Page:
The magnitude of John DeStefano Jr.’s loss last Tuesday, which came despite a whirlwind of support for other Democrats around the country, may have had more to do with his campaign strategy than the bad luck of facing a wildly popular incumbent.
DeStefano’s appeal to urban areas — whether intentional or not — may have backfired, according to exit polls and city by city breakdowns of Election Day results. Although DeStefano received many votes in the state’s cities, they did not represent a large enough cross section of Connecticut’s voting population to lessen the gap between DeStefano and incumbent governor M. Jodi Rell.
Even more damaging to DeStefano’s candidacy was that he did not manage to ride the anti-Republican sentiment that propelled Democratic candidates throughout the state to victories over Republican incumbents. According to exit polling conducted by CNN, about half of the voters who disapproved of President George W. Bush ’68 said they had nonetheless chosen Rell, a Republican who won by more than 300,000 votes and a margin of 28 percent in the gubernatorial race.
But while the timing for many Democrats seemed perfect last Tuesday, DeStefano and his campaign staff maintain that the year just was not his — and that it would not have been regardless of how the campaign, which began more than three years ago, had been run.
“So much of politics is timing, and the timing just wasn’t right,” campaign spokesman Derek Slap said. “We feel like we ran a good campaign … I think it was other factors in play that made it a very challenging race.”
‘Large Cities, Small Returns’
DeStefano’s challenge was not limited to any one demographic or region. He carried only seven towns and received more than 60 percent of the vote in only New Haven and Hartford, two of the state’s largest cities. He received 56 percent of the vote in Bridgeport, the most populous — and poorest — city in Connecticut.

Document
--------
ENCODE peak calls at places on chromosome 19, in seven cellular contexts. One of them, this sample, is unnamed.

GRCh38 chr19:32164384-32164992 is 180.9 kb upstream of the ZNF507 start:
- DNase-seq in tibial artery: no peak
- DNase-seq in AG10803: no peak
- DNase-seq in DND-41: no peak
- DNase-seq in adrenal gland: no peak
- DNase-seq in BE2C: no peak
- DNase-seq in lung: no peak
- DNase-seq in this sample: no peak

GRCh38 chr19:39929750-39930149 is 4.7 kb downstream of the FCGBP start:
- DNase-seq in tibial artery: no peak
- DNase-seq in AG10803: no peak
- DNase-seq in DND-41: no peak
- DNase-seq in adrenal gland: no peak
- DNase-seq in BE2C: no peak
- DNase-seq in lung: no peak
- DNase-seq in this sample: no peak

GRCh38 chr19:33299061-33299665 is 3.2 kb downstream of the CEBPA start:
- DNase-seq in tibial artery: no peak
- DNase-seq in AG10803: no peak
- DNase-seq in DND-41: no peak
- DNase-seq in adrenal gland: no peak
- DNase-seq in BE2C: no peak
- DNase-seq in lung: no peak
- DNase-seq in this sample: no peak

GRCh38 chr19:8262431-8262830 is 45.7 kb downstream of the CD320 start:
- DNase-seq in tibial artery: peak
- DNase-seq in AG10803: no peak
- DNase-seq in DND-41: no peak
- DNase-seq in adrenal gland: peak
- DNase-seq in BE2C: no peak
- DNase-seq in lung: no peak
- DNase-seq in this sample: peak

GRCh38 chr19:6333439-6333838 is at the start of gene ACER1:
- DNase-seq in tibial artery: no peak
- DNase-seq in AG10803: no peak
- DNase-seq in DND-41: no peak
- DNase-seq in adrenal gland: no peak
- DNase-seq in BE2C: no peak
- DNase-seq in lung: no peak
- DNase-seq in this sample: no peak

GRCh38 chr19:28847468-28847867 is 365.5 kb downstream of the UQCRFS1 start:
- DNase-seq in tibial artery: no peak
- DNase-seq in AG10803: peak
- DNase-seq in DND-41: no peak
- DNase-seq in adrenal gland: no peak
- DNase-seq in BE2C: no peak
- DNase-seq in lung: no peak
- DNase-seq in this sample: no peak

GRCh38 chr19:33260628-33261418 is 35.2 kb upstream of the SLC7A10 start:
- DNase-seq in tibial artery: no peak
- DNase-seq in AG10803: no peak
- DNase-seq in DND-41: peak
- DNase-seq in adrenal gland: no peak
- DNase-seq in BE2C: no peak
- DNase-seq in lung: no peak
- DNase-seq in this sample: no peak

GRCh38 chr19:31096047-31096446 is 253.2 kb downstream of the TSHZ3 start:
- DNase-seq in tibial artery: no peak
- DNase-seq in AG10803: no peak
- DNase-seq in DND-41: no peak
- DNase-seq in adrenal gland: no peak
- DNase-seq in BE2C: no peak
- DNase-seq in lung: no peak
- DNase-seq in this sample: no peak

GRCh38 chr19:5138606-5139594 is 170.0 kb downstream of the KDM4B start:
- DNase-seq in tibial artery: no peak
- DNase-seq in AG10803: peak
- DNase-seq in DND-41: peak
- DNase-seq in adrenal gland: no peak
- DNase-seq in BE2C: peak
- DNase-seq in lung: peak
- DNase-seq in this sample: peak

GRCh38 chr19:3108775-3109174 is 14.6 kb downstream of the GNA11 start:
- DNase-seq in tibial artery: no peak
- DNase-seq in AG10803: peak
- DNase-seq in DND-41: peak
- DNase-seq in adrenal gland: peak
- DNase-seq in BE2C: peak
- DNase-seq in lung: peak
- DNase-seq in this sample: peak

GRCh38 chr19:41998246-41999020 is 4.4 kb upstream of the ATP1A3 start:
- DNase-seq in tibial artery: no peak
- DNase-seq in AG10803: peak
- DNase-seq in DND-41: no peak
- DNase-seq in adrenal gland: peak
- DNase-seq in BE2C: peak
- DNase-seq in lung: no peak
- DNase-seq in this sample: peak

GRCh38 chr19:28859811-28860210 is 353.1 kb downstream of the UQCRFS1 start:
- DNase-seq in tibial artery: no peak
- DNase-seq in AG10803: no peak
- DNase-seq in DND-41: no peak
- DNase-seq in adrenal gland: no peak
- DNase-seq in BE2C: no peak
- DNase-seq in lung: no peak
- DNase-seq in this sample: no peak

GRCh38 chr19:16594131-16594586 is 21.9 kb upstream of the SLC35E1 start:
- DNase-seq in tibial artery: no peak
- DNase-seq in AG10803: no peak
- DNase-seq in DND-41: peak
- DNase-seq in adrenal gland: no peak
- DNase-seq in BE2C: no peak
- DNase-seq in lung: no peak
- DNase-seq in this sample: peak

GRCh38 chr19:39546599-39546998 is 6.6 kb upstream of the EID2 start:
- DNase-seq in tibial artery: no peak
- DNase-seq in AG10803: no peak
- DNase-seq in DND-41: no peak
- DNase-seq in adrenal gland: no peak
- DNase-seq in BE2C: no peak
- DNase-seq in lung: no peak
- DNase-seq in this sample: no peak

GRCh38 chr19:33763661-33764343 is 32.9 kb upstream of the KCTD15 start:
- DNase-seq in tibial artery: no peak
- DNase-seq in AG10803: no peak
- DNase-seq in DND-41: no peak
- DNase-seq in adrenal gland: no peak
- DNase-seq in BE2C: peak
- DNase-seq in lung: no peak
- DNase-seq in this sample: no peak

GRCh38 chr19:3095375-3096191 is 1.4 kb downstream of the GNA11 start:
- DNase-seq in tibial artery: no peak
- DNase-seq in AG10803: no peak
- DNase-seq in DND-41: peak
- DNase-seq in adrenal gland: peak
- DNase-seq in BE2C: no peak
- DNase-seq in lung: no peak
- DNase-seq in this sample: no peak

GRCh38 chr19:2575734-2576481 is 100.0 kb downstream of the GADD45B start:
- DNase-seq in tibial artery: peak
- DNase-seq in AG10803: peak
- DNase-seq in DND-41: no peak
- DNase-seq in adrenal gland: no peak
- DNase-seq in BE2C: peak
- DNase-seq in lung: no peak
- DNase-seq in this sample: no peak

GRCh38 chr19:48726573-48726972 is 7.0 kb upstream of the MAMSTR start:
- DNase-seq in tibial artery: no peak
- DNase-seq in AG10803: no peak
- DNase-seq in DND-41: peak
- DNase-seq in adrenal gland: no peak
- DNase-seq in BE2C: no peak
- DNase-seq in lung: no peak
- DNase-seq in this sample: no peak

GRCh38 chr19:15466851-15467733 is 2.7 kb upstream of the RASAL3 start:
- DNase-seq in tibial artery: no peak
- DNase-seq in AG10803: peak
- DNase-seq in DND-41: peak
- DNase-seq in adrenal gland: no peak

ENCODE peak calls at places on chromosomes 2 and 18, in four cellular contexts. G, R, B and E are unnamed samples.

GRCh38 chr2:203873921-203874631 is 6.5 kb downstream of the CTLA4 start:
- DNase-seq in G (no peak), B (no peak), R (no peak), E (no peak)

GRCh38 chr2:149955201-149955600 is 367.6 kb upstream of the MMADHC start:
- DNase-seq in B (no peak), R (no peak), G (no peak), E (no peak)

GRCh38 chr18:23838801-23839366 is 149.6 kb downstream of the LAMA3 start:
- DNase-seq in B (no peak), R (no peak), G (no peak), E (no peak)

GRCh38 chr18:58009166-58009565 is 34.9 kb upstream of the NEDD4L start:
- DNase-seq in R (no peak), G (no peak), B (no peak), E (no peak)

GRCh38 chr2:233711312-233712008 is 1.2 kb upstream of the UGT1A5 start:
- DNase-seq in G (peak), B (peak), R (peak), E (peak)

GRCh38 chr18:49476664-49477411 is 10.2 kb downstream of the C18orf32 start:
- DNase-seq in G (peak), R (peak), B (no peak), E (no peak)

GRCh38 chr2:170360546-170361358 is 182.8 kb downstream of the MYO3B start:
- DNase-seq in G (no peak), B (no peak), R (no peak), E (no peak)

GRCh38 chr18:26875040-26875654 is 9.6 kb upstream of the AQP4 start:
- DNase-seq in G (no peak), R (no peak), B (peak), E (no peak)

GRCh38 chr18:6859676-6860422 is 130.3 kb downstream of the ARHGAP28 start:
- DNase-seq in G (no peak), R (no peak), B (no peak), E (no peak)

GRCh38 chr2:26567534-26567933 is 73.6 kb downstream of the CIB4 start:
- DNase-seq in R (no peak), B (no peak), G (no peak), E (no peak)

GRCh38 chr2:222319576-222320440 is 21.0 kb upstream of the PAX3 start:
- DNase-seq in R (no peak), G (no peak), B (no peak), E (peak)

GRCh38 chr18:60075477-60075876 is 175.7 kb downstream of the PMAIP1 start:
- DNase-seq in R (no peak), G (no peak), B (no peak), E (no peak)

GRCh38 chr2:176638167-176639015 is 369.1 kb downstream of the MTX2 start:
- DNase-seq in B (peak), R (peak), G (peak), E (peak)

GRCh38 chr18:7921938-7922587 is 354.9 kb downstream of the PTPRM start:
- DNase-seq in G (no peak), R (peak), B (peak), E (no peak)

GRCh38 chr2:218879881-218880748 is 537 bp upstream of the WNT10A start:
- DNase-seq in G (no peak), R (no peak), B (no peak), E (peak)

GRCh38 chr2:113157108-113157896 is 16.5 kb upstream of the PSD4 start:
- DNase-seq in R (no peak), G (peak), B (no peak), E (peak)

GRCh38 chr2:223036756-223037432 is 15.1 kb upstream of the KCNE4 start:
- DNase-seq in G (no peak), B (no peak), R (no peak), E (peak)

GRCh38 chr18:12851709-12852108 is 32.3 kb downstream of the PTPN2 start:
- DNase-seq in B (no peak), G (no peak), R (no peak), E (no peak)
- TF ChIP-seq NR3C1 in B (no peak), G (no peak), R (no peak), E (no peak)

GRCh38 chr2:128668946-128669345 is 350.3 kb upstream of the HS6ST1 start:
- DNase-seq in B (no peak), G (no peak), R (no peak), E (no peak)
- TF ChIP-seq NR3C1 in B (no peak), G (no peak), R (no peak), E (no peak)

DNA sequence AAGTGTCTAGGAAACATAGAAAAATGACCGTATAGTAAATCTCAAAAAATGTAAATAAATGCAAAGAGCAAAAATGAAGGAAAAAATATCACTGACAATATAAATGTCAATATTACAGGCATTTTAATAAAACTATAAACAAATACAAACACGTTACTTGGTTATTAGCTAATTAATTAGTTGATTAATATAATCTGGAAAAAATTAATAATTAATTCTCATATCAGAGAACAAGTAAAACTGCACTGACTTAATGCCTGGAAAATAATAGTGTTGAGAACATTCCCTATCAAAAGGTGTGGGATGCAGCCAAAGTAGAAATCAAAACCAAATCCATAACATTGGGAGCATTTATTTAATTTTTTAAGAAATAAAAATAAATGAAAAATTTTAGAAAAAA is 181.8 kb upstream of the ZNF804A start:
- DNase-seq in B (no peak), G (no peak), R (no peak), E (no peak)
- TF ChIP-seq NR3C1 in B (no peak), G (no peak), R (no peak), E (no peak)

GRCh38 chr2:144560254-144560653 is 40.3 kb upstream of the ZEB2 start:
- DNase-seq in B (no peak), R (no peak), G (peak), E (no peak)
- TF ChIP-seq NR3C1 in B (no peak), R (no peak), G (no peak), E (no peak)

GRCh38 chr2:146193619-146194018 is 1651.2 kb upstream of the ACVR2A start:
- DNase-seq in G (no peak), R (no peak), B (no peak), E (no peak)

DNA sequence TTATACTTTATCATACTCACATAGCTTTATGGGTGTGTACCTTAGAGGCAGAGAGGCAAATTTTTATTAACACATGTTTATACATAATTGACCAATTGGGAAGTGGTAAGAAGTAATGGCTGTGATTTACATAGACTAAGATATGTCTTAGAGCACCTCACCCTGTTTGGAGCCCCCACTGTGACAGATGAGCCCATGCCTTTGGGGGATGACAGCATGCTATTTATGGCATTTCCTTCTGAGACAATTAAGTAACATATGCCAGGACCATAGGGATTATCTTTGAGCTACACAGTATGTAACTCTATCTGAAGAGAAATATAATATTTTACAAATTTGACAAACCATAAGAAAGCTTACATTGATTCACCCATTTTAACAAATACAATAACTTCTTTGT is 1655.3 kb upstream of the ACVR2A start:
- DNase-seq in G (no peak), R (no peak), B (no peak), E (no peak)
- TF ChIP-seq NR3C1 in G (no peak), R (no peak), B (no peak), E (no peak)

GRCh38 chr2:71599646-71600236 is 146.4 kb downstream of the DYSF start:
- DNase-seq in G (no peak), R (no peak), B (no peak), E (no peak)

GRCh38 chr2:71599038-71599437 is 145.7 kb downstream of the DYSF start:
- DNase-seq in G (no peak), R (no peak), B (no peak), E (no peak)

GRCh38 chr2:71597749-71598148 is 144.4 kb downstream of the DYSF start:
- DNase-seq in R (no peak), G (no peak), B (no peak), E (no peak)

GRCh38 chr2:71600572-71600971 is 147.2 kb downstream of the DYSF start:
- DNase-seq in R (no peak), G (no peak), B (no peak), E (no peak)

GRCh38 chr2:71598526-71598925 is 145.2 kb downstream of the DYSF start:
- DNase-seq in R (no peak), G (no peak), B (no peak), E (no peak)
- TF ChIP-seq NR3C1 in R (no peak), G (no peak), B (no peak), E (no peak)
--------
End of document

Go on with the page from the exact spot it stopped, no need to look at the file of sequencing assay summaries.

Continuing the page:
DeStefano’s appeal to voters who had heard of him and his work in New Haven before the race began did not translate into support at the polls, as DeStefano lost particularly badly in every city bordering New Haven, from North Haven and East Haven to Woodbridge and Hamden.
One explanation for the magnitude of DeStefano’s loss was the strategy behind his policy platform — or rather, the lack thereof.
Whitney Haring-Smith ’07, DeStefano’s deputy policy director, said the platform was not based on what would or would not appeal to a particular demographic. He said DeStefano argued for issues that he felt were right, such as universal health care, reducing electricity rates and increasing the minimum wage.
“In every case, we looked for the right answer instead of the answer that would satisfy some voter algorithm,” Haring-Smith said. “At the end of the day, we were [not] looking for an … answer that was driven by political calculations.”
Haring-Smith said as a policy director, it was never made clear to him what voter demographics were being targeted, which he said is evidence that policy and strategy were separate realms on the DeStefano campaign.